Amazon’s newest venture, Kindle Worlds, opened to the public on Thursday, launching 50 stories in its first group of fan fiction work.
The initial announcement had three properties writers could consider, but just before launch Amazon announced the addition of other properties, including Hugh Howey’s Silo Series.
Writers can create stories within these worlds using characters and settings as they see fit.
Howey wrote on his blog on Thursday that “The Silo Saga is now open for exploration! You can write WOOL fan fiction and upload it for review. And get this,” he added. “I found out today that a WOOL story was the first through the gates and first accepted! I feel so lucky and honored to have been invited into this program, and even luckier to have talented writers out there who care to explore these worlds. The fact that some of them are now making history is just too cool for words.”
It seems Howey has already dabbled with readers writing their own fan-fiction. In this interview with Jason Gurley, Howey alludes to the fact that he welcomes fan fiction, and doesn’t seem to mind if fanfic writers charge for it.
That leads us to Kindle Worlds. Fan fiction plus money equals (potentially) heavier pockets for writers and rights owners of the different worlds. But the fanfic writers are losing any rights to their work they might have had, despite using the original work of others to create a story.
Kindle Worlds Terms of Service states: Effective as of the date we first make your Work available through the Program, you grant us the exclusive, irrevocable license for the full term of copyright protection available (including renewals), to develop, license, reproduce, print, publish, distribute, translate, display, publicly perform and transmit your Work, in whole and in part, in each country in the world, in all languages and formats, and by all means now known or later developed, and the right to prepare derivative works of your Work.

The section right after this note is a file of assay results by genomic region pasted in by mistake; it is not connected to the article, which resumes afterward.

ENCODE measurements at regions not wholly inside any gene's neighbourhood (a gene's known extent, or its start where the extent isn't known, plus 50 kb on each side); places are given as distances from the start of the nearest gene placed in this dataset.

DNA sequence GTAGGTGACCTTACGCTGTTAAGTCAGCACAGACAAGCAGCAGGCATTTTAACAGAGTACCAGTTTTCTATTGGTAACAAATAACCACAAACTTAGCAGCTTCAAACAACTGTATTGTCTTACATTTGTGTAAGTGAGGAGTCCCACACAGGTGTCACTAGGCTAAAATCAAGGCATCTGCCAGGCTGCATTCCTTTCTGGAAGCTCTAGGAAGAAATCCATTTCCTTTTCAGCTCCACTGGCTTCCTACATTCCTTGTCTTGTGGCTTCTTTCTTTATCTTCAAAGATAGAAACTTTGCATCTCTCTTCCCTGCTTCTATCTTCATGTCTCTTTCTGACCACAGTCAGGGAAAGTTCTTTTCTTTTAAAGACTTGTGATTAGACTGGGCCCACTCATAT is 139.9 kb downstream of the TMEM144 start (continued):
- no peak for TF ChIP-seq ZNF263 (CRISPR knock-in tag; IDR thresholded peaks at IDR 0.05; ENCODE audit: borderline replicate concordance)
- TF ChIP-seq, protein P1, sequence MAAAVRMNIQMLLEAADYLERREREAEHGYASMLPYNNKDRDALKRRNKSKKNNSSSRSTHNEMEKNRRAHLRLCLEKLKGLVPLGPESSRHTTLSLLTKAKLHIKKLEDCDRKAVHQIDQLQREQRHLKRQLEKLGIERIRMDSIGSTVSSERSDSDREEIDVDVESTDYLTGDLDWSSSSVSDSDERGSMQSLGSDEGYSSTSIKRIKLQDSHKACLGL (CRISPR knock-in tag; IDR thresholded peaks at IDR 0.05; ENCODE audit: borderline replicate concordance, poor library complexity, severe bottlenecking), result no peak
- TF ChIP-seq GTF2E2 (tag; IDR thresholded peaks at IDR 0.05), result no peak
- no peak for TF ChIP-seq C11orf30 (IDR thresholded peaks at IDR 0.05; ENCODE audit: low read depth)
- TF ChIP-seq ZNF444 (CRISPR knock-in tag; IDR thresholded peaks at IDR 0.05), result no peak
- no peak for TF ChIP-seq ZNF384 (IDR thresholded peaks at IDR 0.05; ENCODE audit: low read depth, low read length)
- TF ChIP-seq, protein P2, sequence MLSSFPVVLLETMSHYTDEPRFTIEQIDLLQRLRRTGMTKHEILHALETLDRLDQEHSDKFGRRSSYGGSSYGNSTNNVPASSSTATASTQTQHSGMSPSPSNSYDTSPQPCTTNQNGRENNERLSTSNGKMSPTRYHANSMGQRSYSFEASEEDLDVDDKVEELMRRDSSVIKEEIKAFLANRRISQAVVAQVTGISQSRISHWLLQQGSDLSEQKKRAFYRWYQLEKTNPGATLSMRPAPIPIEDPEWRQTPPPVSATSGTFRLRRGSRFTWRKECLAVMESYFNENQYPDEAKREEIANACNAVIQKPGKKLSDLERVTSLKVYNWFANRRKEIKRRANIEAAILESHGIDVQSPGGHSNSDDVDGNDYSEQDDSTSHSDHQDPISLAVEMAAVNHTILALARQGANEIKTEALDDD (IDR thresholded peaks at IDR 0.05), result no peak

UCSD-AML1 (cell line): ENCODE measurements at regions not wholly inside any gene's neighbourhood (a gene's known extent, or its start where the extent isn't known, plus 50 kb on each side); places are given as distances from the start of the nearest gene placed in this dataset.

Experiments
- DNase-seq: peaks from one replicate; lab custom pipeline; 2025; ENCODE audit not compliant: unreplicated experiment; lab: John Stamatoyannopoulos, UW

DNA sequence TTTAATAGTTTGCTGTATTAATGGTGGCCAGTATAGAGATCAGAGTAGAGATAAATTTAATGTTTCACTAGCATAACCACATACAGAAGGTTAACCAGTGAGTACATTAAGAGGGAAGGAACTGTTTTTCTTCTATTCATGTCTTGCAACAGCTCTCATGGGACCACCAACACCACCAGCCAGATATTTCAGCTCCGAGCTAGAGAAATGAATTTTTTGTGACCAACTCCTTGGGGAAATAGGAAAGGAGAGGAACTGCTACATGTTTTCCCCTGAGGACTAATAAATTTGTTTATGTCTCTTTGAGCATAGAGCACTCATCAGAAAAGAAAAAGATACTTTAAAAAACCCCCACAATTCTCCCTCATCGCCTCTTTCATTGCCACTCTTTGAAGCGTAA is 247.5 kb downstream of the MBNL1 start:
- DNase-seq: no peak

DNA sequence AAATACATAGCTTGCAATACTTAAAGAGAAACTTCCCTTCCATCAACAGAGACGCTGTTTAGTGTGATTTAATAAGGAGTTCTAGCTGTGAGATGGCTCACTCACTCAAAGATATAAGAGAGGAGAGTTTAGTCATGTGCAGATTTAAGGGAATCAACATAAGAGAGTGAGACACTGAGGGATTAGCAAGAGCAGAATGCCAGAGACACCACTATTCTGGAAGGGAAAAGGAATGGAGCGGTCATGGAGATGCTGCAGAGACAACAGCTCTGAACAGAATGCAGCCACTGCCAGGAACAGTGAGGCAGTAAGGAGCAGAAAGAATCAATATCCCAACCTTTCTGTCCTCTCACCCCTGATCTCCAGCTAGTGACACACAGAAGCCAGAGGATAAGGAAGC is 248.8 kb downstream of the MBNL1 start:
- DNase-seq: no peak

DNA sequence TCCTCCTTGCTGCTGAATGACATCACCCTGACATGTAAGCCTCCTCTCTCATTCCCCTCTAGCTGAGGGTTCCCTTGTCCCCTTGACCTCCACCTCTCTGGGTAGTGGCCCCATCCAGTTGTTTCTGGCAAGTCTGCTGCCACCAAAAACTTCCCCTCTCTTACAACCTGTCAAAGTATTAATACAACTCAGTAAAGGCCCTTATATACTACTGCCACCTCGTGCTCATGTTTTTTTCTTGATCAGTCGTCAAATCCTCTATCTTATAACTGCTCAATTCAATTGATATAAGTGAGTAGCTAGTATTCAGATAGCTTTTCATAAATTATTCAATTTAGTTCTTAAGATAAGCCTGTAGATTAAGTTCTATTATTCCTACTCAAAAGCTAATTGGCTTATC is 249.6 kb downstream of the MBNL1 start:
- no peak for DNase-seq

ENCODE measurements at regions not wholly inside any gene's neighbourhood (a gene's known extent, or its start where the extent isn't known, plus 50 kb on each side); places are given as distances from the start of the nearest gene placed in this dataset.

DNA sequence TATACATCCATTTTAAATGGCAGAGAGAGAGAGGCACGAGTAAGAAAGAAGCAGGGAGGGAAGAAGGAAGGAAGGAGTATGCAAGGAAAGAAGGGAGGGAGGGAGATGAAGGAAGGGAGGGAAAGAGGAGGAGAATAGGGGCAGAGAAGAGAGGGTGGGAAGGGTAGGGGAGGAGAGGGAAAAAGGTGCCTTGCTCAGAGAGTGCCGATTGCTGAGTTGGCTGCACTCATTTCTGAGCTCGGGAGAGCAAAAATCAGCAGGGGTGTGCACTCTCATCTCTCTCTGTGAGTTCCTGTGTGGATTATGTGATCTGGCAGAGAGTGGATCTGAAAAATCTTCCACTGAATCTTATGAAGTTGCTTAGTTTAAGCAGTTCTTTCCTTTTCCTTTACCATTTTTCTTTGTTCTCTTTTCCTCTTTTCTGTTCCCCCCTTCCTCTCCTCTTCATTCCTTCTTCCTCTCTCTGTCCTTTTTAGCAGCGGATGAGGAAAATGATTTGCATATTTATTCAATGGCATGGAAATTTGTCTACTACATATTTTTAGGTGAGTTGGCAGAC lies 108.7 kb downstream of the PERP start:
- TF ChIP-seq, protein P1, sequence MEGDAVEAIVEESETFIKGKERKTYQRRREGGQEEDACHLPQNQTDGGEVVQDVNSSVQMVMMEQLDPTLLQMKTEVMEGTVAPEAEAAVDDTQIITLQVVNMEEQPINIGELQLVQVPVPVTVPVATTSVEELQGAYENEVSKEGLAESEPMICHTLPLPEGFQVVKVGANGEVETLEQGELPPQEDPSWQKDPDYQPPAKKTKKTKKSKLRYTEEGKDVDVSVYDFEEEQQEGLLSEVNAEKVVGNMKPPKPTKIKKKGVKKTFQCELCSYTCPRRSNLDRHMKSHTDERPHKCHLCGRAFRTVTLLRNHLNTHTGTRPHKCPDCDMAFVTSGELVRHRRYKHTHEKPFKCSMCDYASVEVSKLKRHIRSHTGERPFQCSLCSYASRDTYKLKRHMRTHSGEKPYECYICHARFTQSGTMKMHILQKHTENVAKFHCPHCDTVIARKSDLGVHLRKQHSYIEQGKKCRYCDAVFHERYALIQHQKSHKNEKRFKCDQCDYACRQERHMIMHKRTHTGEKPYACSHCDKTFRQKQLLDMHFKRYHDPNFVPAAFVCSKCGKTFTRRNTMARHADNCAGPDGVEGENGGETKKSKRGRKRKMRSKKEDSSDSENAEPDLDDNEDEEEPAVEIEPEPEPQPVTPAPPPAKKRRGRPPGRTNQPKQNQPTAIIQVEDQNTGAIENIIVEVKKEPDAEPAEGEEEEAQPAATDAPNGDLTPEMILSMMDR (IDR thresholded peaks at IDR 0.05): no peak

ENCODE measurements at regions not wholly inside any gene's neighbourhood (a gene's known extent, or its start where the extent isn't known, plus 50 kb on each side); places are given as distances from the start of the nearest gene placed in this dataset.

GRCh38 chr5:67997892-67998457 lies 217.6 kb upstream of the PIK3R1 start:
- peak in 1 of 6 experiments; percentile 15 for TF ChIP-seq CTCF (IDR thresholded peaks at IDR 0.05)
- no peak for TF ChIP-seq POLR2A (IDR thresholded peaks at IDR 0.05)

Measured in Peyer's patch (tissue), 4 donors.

But … there is money involved. Fanfic writers get a royalty based on the length of their story.
Here’s the breakdown of the royalty fees from Amazon’s site:
E-Book with 10,000 or more words: 35% of Net Revenue
E-Book with fewer than 10,000 words: 20% of Net Revenue
Paperback: 8% of Net Revenue
Hardcover: 10% of Net Revenue
Audio: 10% of Net Revenue
Translations in E-Book format: 25% of Net Revenue
Third Party Sublicensed Rights: 35% of Net Revenue after deducting applicable foreign agent commissions and related fees
On one hand, I find it great that Howey, along with other authors and companies, have allowed writers to make money off their worlds. People have been writing fan fiction for decades, and continue to do so because of the passion they have for a particular story. For some, it’s easier to write about a world that already exists than to come up with entirely new characters and settings.
It’s also great that authors can make money off these pieces of fan fiction.
However, giving up rights just makes me cringe. Obviously there’s a very fine line here, because fanfic writers, of course, are using the work of someone else to create their own … and yet something just feels off about it to me.